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Period Poverty, a period monster; an attempt to end it 

botchway May 28, 2019


By Shirley Ofori


A girl’s hygiene cannot be looked down on, especially when it has to do with her genitals. In this  civilised century, some girls find it difficult to take care of themselves during their period. It has become a monster to deal with, mostly in rural and deprived areas.


Being a major phenomenon in a girl’s life, menstruation can affect major aspects of her life ranging from dignity, education, health, emotional and psychological instability.


Despite the abundance of sanitary pads in Ghana, most girls in rural and deprived areas face challenges due to ignorance, lack of information, facilities or sanitary products, financial factors and superstitions.


According to the United Nations (UN) reports, one out of ten girls in Sub-Saharan Africa miss school during their menstrual cycle, equaling as much as twenty percent of a given school year. Many girls drop out of school altogether, once they begin menstruating. This harsh reality can be dealt with when the necessary processes are duly effected.


On May 28, annually, the world raises awareness and battles taboos associated with menstrual hygiene, as it celebrates Menstrual Hygiene Day (MH Day).


Reports indicate that, globally, more than half of women are of reproductive age—and menstruation is a monthly reality.

Meanwhile, many women all around the world, do not get access to menstrual hygiene products or sanitation facilities, for some reasons; maybe limited availability or excessive cost.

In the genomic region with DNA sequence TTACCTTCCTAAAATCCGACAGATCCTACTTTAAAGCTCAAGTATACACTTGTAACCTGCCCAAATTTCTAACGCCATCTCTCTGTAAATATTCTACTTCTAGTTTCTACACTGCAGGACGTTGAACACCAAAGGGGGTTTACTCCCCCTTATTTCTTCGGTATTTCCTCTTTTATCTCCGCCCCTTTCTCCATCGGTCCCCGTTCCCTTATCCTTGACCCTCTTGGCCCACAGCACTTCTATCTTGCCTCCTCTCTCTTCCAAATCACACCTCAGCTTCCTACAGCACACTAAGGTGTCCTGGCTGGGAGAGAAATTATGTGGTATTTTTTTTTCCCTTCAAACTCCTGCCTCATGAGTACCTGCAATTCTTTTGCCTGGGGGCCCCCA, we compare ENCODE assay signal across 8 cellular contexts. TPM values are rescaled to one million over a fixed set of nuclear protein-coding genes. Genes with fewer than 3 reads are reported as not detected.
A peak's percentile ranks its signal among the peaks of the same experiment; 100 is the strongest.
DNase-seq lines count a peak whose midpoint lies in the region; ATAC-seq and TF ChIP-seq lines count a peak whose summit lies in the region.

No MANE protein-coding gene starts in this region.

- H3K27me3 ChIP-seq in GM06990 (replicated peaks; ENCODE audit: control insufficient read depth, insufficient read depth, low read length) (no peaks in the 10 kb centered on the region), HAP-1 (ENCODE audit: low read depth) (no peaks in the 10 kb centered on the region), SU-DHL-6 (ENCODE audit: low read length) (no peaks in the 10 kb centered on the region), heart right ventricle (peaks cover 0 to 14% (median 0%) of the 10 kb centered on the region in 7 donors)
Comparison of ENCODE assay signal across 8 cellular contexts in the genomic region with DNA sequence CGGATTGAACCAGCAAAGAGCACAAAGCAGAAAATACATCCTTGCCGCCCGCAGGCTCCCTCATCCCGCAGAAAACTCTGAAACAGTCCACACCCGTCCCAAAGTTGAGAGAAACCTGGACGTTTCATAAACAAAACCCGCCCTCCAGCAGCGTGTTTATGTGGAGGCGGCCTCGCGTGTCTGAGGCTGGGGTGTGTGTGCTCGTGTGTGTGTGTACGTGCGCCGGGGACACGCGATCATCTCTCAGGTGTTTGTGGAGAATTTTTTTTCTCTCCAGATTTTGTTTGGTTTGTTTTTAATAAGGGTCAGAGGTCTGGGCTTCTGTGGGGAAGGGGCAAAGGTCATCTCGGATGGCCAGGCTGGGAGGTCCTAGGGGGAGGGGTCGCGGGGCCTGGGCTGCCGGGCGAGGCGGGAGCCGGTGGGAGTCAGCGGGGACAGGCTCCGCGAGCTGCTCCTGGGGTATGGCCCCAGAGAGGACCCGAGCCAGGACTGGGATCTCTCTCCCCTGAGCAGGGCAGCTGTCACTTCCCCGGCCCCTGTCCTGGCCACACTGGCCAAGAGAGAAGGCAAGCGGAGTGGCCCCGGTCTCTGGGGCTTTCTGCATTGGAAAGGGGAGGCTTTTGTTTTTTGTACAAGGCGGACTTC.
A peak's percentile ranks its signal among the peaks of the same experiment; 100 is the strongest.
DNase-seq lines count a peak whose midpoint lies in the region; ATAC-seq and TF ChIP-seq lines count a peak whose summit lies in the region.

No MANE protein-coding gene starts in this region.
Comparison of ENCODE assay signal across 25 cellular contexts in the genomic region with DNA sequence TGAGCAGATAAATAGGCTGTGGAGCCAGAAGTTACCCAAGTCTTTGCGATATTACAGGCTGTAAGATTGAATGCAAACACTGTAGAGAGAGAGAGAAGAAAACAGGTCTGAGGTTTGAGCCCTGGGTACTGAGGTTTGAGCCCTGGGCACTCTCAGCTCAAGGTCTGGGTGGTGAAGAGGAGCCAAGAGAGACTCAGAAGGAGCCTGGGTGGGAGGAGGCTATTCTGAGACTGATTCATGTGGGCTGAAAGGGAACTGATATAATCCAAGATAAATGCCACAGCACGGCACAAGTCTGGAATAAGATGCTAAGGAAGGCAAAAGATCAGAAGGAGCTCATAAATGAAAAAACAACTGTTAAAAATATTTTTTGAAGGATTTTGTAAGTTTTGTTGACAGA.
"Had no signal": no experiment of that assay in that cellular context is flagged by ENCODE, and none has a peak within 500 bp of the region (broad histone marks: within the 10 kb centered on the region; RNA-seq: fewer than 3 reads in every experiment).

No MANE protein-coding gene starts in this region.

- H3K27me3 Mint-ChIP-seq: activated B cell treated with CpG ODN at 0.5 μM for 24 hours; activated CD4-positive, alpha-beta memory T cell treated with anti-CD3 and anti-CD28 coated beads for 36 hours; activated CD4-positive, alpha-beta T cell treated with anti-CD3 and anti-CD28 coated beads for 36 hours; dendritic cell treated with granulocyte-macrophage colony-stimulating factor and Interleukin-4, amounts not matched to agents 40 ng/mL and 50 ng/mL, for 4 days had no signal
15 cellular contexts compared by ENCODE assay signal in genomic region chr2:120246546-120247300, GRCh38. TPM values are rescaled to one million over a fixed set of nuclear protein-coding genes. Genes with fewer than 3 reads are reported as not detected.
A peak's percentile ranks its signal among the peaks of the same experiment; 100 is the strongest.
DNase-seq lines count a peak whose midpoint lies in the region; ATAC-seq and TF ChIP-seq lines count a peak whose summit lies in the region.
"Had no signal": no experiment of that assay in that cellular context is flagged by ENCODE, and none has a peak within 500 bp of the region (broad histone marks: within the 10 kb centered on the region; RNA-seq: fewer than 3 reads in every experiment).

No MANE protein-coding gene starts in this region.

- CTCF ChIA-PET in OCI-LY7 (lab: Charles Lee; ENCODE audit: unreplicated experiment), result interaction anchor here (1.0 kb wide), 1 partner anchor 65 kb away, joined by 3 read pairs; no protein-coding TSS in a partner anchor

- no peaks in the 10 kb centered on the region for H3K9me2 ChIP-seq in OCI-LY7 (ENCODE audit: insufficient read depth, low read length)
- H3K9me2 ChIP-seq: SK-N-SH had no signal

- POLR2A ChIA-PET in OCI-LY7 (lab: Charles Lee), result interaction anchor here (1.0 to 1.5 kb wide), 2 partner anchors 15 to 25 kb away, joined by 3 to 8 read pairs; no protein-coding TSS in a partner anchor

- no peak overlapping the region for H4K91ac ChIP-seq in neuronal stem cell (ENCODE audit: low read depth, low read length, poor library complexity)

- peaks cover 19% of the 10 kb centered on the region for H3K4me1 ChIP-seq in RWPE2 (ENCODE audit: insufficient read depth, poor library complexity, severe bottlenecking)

It is pathetic to note that myths and stigmas by the opposite sex, surrounding the monster called menstruation, cause some women and girls to miss school, work or totally isolate themselves. But, if both genders are made aware of the importance of menstrual hygiene through an open dialogue and education at home and in school to foster engagement with this often-unspoken issue, it would scare away that monster.


The theme for Menstrual Hygiene Day 2019 -‘It’s Time for Action’ stresses the urgency of this public health issue.

It also brings to the fore the transformative power of improved menstrual hygiene to empower the world’s women and girls and unlock their economic and educational opportunities.


MH Day assembles non-profit organisations, government agencies, the private sector, the media, and individuals to advocate for and promote the importance of good menstrual hygiene management (MHM). 


MHM is a critical aspect of addressing women and girls’ empowerment by alleviating a major constraint to their participation in education and public life.


In an attempt to end period poverty, there should be enough education and awareness conversations around menstruation.


Another way is for government to reduce the 20% tax placed on sanitary pads or abolish it. Condoms which are for sex are tax free but sanitary pads are not. Sex is by choice, menstruation is a natural occurrence.